More than 400,000 Minnesotans have filed for unemployment since March 16 and there remains little optimism that affected businesses and workers will be able to get back on the job when the current "Stay at Home" order expires May 4.
Testing for COVID-19 remains a major issue, as does the amount of personal protective equipment (PPE) available to the state's healthcare workers as the global supply remains low and the demand extremely high.
It's partly because of the shortage of PPE and testing supplies that Gov. Tim Walz has implemented the Stay at Home order, in order to give the state and health systems more time to cope with the COVID-19 outbreak and limit its spread.
How much testing is necessary before Walz says he could comfortably get Minnesotans back to work? Approximately 40,000 a week, via a mixture of tests between identifying infected COVID-19 carriers and serology antibody tests that can determine if someone has already recovered from the disease.
It's a daunting number considering there have been 38,427 COVID-19 tests in the entire state since the outbreak began, according to the Minnesota Department of Health. Typically, the state's public health lab and independent laboratories combine to test 1,000 to 1,800 samples a day.
"We need to be testing 40,000 a week, or more. We need to be making sure that the testing and the PPE are there. To do so, we need to be testing 5,000 people a day and that needs to happen as soon as possible," said Walz on Monday, adding that more involved contact tracing – finding out places and people an infected person has been or been in contact with – and isolating infected Minnesotans will also be critical.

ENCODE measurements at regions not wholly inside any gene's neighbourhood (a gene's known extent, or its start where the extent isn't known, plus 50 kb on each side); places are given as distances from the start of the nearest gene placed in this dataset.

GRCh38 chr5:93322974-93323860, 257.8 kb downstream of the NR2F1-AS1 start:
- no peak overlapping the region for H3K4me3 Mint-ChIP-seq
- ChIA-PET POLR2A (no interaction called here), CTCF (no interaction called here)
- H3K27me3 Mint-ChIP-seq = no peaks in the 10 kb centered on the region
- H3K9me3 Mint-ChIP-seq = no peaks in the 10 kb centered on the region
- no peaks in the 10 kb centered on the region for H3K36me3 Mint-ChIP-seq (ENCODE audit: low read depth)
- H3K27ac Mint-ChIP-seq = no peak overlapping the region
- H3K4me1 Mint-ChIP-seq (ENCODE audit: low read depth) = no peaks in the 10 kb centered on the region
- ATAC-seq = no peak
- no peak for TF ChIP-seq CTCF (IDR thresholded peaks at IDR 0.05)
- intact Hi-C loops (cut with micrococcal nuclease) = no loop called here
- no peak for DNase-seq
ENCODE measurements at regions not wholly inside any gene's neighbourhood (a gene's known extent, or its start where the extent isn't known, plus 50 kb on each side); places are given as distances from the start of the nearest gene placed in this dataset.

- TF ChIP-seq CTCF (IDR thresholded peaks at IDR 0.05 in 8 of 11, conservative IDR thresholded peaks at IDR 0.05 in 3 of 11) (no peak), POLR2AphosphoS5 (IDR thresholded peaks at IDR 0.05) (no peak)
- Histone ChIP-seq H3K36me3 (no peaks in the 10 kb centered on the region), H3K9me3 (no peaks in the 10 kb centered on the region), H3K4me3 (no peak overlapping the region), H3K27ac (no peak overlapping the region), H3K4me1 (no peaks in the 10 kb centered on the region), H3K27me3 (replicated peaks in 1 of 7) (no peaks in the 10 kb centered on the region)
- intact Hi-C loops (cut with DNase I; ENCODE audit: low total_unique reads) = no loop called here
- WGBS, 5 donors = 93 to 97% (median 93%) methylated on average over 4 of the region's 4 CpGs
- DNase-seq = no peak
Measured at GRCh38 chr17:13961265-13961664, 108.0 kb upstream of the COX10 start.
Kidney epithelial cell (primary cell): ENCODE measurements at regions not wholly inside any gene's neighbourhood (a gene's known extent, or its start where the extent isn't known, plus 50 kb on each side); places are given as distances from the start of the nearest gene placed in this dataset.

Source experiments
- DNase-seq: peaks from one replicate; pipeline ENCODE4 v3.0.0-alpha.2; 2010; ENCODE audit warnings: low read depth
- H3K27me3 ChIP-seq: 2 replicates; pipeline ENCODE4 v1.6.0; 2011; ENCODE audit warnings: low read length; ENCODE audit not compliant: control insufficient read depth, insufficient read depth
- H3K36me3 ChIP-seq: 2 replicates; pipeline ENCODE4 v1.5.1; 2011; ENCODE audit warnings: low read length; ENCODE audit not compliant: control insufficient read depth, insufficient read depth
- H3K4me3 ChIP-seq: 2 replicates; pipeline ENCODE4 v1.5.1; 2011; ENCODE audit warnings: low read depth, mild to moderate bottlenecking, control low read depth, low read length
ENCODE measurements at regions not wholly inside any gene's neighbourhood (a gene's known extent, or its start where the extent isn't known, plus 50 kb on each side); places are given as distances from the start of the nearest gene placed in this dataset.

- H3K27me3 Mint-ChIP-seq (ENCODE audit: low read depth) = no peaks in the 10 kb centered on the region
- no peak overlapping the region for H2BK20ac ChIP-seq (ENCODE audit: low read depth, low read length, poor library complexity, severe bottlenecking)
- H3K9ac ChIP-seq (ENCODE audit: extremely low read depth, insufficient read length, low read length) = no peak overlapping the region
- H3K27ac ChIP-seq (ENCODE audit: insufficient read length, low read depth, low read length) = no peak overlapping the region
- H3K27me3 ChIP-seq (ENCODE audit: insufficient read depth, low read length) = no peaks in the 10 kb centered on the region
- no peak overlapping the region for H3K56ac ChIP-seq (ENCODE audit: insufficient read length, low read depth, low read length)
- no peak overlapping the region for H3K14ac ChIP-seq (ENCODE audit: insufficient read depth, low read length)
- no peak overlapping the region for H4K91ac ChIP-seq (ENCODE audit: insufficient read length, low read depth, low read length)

"The plan to re-open is very, very clear: Test, trace, isolate and then open back up, and continue this until we get a vaccine," the governor said.
"To do that testing you need the test kits, you need the reagents (the chemicals needed to test), you need the swabs and you need the PPE, all of which are in short supply across the country," he added.
Will that kind of testing capacity be possible by the time the current "Stay at Home" order ends on May 4? "We're gonna find out," said Walz, calling it a "moonshot" while adding that he's not sure if it's realistic but "it's certainly a goal we need to shoot for."
The governor said state leaders are "working with a lot of partners" and that the public should expect a big push in testing and PPE enhancements in due time, but guaranteeing it by May 4 is "too early to say."
"There's not a debate here about whether we need to get the economy open again, of course we do," Walz said. "The debate and the strategy is, how do you do that in a way that ensures, as this virus continues on for the next 12 months or whatever it takes to get a vaccine, that we are in a place where we can weather these squalls that come in and blow out again.
The Minnesota Department of Health clearly stated last week that the upcoming peak of the outbreak, expected to hit Minnesota sometime between mid-May and mid-July, is likely only the first of multiple peaks during the pandemic.